The Top 5 Large Cap Core ETFs for 2016 (VUG, SPLV)

    Look out for these five ETFs in 2016, and learn why investors should closely watch how the Federal Reserve moves heading into the new year.
  5. Economics

    India: Why it Might Pay to Be Bullish Right Now

    Many investors are bullish on India for all the right reasons. Does it present an investing opportunity?
  6. Stock Analysis

    Analyzing Altria's Return on Equity (ROE) (MO)

    Learn about Altria Group's return on equity (ROE) and analyze net profit margin, asset turnover and financial leverage to determine what is causing its high ROE.
  7. Investing Basics

    Building My Portfolio with BlackRock ETFs and Mutual Funds (ITOT, IXUS)

    Find out how to construct the ideal investment portfolio utilizing BlackRock's tools, resources and its popular low-cost exchange-traded funds (ETFs).
  8. Stock Analysis

    6 Risks International Stocks Face in 2016

    Learn about risk factors that can influence your investment in foreign stocks and funds, and what regions are more at-risk than others.
  9. Investing News

    Icahn's Bet on Cheniere Energy: Should You Follow?

    Investing legend Carl Icahn continues to lose money on Cheniere Energy, but he's increasing his stake. Should you follow his lead?
  10. Stock Analysis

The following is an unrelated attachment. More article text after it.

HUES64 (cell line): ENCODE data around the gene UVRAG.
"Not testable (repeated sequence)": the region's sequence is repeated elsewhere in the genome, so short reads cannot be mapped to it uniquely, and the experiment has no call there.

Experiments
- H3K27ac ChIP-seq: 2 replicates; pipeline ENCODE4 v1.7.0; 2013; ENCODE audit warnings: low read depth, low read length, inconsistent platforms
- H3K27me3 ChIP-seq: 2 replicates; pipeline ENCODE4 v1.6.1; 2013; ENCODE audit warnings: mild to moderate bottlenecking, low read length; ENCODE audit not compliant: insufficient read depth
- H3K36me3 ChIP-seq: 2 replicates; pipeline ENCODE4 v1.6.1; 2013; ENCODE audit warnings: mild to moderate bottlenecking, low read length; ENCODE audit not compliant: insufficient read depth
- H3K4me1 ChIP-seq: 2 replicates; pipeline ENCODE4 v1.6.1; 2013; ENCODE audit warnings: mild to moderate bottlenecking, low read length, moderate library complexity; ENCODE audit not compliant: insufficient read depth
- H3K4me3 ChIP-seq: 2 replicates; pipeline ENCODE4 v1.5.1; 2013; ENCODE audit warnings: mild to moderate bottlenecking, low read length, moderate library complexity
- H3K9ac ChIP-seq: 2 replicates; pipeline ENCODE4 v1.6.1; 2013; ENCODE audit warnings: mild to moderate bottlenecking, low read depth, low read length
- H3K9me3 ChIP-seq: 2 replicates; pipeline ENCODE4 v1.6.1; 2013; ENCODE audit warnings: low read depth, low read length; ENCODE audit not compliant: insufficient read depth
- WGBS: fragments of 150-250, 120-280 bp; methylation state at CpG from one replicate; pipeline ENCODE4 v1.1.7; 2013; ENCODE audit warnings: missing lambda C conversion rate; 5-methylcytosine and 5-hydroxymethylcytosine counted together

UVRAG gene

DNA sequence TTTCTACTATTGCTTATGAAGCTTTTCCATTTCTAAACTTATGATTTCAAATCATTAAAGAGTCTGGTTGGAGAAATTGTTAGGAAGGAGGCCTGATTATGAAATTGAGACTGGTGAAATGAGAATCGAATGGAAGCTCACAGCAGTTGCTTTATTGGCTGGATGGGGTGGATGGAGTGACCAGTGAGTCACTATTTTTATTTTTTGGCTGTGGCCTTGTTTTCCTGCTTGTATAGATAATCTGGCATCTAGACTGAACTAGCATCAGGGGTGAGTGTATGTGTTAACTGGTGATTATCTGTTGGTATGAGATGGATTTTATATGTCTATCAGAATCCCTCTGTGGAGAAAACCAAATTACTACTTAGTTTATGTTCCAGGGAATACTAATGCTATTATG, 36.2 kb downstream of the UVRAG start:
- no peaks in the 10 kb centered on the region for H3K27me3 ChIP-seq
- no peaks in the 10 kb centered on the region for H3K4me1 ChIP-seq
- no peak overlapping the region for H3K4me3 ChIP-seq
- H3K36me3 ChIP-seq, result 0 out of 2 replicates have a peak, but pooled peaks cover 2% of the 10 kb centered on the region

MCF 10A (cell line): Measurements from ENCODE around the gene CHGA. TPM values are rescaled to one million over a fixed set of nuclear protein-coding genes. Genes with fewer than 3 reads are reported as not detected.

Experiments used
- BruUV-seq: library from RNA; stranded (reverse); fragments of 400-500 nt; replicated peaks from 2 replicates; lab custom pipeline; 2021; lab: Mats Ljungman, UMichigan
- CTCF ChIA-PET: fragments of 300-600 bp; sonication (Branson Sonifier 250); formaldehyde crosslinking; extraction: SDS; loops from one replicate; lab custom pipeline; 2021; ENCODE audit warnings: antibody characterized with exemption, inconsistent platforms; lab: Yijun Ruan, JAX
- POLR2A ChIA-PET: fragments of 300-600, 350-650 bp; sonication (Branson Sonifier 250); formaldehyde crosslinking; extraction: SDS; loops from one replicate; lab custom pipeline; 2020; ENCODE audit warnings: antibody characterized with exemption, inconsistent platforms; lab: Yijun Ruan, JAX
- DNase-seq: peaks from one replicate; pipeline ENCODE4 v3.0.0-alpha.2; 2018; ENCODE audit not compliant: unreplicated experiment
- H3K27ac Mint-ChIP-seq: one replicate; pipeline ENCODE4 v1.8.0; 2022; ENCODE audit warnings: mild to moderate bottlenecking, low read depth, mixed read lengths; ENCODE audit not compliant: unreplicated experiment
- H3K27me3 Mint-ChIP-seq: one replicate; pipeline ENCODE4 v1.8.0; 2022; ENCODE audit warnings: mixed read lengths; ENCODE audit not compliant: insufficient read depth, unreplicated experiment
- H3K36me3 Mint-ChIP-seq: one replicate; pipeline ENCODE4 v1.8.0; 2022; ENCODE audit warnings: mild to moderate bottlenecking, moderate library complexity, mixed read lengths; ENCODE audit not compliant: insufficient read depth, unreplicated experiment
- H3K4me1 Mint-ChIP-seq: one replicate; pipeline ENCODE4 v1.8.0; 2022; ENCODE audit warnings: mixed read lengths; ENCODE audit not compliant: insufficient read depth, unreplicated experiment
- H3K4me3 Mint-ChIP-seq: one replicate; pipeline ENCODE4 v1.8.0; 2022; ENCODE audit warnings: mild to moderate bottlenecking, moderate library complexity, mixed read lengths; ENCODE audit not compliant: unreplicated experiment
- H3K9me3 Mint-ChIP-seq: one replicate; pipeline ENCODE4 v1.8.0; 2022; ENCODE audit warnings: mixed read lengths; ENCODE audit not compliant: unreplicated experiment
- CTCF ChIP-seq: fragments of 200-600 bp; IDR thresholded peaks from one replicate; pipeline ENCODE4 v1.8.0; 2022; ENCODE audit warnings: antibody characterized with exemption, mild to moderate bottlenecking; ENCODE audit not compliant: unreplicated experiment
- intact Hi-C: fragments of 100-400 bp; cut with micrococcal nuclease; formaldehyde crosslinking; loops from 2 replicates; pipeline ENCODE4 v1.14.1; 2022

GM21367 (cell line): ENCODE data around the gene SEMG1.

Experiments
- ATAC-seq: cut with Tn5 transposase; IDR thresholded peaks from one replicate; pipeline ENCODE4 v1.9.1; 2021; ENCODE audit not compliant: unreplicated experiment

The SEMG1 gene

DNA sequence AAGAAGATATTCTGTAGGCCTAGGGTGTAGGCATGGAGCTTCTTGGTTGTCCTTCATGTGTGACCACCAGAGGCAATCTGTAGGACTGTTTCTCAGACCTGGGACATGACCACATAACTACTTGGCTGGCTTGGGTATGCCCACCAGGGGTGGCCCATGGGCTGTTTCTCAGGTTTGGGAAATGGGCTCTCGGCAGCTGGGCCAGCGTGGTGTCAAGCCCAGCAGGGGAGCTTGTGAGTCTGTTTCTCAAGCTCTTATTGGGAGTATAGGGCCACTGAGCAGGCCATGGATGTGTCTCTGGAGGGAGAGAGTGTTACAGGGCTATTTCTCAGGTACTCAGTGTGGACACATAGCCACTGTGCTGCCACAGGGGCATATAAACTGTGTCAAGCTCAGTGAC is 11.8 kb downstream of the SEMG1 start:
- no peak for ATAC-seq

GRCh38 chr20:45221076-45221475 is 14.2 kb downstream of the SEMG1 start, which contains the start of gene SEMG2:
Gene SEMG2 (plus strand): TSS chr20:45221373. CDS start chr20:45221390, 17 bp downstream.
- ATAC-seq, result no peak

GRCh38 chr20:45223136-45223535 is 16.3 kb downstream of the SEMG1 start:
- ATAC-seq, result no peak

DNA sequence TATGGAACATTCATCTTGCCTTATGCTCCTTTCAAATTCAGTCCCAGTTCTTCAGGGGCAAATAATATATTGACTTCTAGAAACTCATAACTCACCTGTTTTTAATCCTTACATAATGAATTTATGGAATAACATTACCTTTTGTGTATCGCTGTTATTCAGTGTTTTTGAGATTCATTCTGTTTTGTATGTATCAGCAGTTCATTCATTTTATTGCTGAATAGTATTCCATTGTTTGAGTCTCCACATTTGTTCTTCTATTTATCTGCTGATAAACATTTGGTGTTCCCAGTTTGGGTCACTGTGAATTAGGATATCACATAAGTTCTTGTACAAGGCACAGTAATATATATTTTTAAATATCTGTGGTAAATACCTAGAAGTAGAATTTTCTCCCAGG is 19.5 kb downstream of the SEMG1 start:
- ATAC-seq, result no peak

Analyzing Google's Return on Equity (ROE) (GOOGL)

    Learn about Alphabet's return on equity. How has its ROE changed over time, how does it compare to its peers and what factors are driving ROE for the company?
RELATED FAQS
  1. Should mutual funds be subject to more regulation?

    Mutual funds, when compared to other types of pooled investments such as hedge funds, have very strict regulations. In fact, ... Read Full Answer >>
  2. How do mutual funds work in India?

    Mutual funds in India work in much the same way as mutual funds in the United States. Like their American counterparts, Indian ... Read Full Answer >>
  3. Do ETFs pay capital gains?

    Exchange-traded funds (ETFs) can generate capital gains that are transferred to shareholders, typically once a year, triggering ... Read Full Answer >>
  4. How do real estate hedge funds work?

    A hedge fund is a type of investment vehicle and business structure that aggregates capital from multiple investors and invests ... Read Full Answer >>
  5. Are Vanguard ETFs commission-free?

    While some Vanguard exchange-traded funds (ETFs) are available commission-free from third-party brokers, a large portion ... Read Full Answer >>
  6. Do Vanguard ETFs require a minimum investment?

    Vanguard completely waives any U.S. dollar minimum amounts to buy its exchange-traded funds (ETFs), and the minimum ETF investment ... Read Full Answer >>
COMPANIES IN THIS ARTICLE
Trading Center